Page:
Okay, so it’s been almost two weeks since I watched these. Life got a bit complicated, what with heading back to school and all – I haven’t given up on the project; it’ll just go a bit slower while I’m in classes.
Gigi (Best Picture, 1958)
A lot of people I know find this musical a bit dated and even distasteful, thanks to its most famous song, “Thank Heaven for Little Girls.” What a sad state our society has come to, that we have to read pedophilia into what is meant to be a simple, charming song about the endless game of romance at any age. There is no indication at all that the singer, an older gentleman (the incomparable and endlessly entertaining Maurice Chevalier) has any kind of inappropriate interest. Indeed, the song thanks heaven for little girls for without them “what would little boys do?” It’s FUNNY and CHARMING, people. Get your minds out of the gutter.
GIGI is based on a short story by french author Colette, and what is less clear from the movie than the story is that Gigi is being trained by her female relatives to be a high-class courtesan. Her great-aunt teaches her to move gracefully, dress elegantly, serve coffee and dine on expensive and exotic dishes correctly, and do all the little things that make a woman a charming companion. So yes, it may seem a little sexist on the surface. And no, I’m not going to try and get modern feminism out of it, but I think dismissing it as merely sexist and demeaning to women is oversimplifying the story.
A few years back, I read a monograph (Courtesans, by Katie Hickman) on a few of the most famous European courtesans of the eighteenth and nineteenth centuries. What becomes evident from a closer examination of the role of the courtesan is that these women were not puppets, and they can hardly be called exploited. They were highly educated, highly trained professionals, and men fell all over themselves to gain their favor. In the relationship, the woman had the lion’s share of the power. Granted, her status relied on walking a delicate high wire, balancing political power, societal views, finances, and of course her own personal appearance. The fall into prostitution was far too easy. The successful courtesans set fashions, hosted salons and patronized the arts and letters. Some even played a role in determining who rose to political power. Some of the most famous courtesans have names still recognized today – Nell Gwynn, Veronica Franco, Madame du Barry, and Theodora, who ended up as Empress of Byzantium. And then of course there are the fictional ones, like Inara Serra (FIREFLY), Satine (MOULIN ROUGE), and Chiyo Sakamoto (MEMOIRS OF A GEISHA).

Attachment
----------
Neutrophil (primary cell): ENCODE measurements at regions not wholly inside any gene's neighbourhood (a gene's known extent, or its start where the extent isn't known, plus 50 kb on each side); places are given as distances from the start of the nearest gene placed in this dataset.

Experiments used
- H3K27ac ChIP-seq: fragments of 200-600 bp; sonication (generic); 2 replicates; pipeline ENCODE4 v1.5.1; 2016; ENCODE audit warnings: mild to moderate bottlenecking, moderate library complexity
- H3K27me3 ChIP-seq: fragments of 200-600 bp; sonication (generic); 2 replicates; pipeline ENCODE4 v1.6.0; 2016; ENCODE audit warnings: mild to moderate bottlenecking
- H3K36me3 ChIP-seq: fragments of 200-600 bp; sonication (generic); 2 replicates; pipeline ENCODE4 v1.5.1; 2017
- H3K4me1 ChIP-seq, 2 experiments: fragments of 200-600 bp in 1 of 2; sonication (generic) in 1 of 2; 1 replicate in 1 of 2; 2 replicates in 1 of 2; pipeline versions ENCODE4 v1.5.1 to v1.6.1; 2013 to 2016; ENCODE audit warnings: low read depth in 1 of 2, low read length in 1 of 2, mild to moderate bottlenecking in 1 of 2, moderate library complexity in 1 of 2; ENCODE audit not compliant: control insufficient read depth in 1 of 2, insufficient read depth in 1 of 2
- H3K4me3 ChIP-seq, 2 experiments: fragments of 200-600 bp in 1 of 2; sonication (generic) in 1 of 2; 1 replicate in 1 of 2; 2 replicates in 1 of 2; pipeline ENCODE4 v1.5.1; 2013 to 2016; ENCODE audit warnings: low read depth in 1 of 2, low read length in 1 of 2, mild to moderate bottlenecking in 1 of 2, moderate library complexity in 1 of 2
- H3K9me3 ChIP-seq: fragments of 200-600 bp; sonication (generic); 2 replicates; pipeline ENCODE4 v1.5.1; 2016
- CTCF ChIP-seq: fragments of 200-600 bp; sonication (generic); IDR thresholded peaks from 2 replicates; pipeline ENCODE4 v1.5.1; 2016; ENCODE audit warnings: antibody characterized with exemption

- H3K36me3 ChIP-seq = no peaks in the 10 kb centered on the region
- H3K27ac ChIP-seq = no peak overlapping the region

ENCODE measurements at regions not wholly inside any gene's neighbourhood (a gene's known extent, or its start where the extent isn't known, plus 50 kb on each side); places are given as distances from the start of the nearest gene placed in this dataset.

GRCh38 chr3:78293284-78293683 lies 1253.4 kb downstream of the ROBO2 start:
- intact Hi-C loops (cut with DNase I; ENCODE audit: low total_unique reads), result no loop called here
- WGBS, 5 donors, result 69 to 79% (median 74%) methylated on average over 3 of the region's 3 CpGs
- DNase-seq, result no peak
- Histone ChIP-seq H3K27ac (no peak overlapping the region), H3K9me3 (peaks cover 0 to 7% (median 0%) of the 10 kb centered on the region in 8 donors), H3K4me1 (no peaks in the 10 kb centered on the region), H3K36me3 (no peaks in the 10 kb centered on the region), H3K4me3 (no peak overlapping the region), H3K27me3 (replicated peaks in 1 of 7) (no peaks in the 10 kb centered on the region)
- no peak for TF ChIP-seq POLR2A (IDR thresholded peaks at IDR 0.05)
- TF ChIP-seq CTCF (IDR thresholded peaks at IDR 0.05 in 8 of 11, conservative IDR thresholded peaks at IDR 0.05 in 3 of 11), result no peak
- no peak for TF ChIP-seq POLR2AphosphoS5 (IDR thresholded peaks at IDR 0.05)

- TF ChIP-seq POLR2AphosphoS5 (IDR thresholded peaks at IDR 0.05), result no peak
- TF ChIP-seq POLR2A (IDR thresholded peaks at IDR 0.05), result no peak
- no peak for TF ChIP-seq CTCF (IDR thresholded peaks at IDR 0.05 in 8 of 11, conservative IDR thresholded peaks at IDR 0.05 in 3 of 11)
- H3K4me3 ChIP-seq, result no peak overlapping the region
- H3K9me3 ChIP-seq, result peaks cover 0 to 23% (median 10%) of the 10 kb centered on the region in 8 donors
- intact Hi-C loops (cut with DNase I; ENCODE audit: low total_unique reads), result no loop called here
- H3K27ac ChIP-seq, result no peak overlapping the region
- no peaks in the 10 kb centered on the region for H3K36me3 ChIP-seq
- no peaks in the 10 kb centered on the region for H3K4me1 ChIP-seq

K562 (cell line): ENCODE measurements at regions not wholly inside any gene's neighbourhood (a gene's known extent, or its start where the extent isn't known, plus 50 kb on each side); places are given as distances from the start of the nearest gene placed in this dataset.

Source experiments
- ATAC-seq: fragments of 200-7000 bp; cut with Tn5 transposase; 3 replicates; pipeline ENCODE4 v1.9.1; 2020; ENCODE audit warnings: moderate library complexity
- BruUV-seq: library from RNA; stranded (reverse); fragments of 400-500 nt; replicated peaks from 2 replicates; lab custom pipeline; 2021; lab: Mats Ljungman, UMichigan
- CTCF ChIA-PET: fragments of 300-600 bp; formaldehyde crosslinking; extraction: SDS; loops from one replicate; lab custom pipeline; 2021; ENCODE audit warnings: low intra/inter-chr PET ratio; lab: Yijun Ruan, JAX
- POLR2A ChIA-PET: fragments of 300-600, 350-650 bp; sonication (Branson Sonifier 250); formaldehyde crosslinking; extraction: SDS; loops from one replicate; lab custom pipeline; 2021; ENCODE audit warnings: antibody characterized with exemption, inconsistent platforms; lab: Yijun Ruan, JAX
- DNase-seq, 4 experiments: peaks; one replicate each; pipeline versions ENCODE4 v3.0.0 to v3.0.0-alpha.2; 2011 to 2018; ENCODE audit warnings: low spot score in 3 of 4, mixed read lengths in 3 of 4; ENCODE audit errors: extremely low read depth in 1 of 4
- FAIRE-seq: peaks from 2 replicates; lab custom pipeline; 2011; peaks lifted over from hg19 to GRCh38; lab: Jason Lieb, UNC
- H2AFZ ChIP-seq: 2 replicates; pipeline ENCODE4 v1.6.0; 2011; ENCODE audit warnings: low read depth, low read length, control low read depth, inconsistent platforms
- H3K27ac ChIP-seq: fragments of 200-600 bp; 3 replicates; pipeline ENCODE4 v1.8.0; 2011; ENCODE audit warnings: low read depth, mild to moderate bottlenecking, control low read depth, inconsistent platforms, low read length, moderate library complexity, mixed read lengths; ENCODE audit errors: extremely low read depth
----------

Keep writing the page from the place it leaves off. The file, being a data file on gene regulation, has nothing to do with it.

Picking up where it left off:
But I digress. I happen to love GIGI – when I was little, it was one of the few movies we actually owned, so whenever I was sick enough to miss school it was one of the films I watched. Leslie Caron is adorable and elegant by turns, Hermione Gingold and Maurice Chevalier have one of the funniest scenes in musical history (“I Remember It Well”), and Louis Jourdan vacillates between wilting ennui and amused energy as Gigi’s friend and later suitor, Gaston. Put aside your modern ideas and suspicions and just enjoy it.
Ben-Hur (Best Picture, 1959)
I can’t describe myself as a big fan of Charleton Heston, but I acknowledge that his fame for certain roles is completely fair. His turn as Judah Ben-Hur is brilliant and carries what might otherwise have been a relentlessly saccharine film – or an unwieldy snoozefest. I’d also like to say that BEN-HUR has been remastered for Blu-Ray, and maaaaaan does it look fantastic. The rich color and picture clarity only go to assist the extraordinary sets and costumes, full of brilliant colors and subtle details.
I am not a Christian and I normally feel a little uncomfortable watching films with this kind of story, since the religious aspect of the story distracts me from becoming truly engrossed in the story as a whole. BEN-HUR balances the parts of its story well. It is easy to get lost in the film – it is an adventure film, it is a religious film, and it is a grand Hollywood epic, all at once. The editors did a remarkable job. For a four-hour film, it’s impressive how well it keeps moving, rarely slowing down enough to let the audience wonder how much longer there is to go.
To be perfectly honest, I was less invested in the aspect of the story involving Judah’s mother, sister, friend-turned-nemesis, etc. I was interested in Judah himself – his struggles with the physical hardships and multiple relocations of both geography and social status, but also his emotional journey, from calm contentment to rage and righteous vindictiveness, to faith, to sorrow at the death of Jesus. Heston is one of those actors of great physical intensity. His mere presence onscreen is mesmerizing, and he can communicate more with a glance or a single word than many can do with a speech. Blu-Ray clarity combines with 1950s color film to make his blue eyes practically glow.
It’s a film worth watching, whether or not you adhere to the faith it lauds. And I would encourage viewing it in its Blu-Ray format, on as big a screen as possible – like GONE WITH THE WIND, BEN-HUR is really meant for a theater screen.
Up Next: some thoughts on the 1950s, then The Apartment (Best Picture, 1960) and The West Side Story (Best Picture, 1961)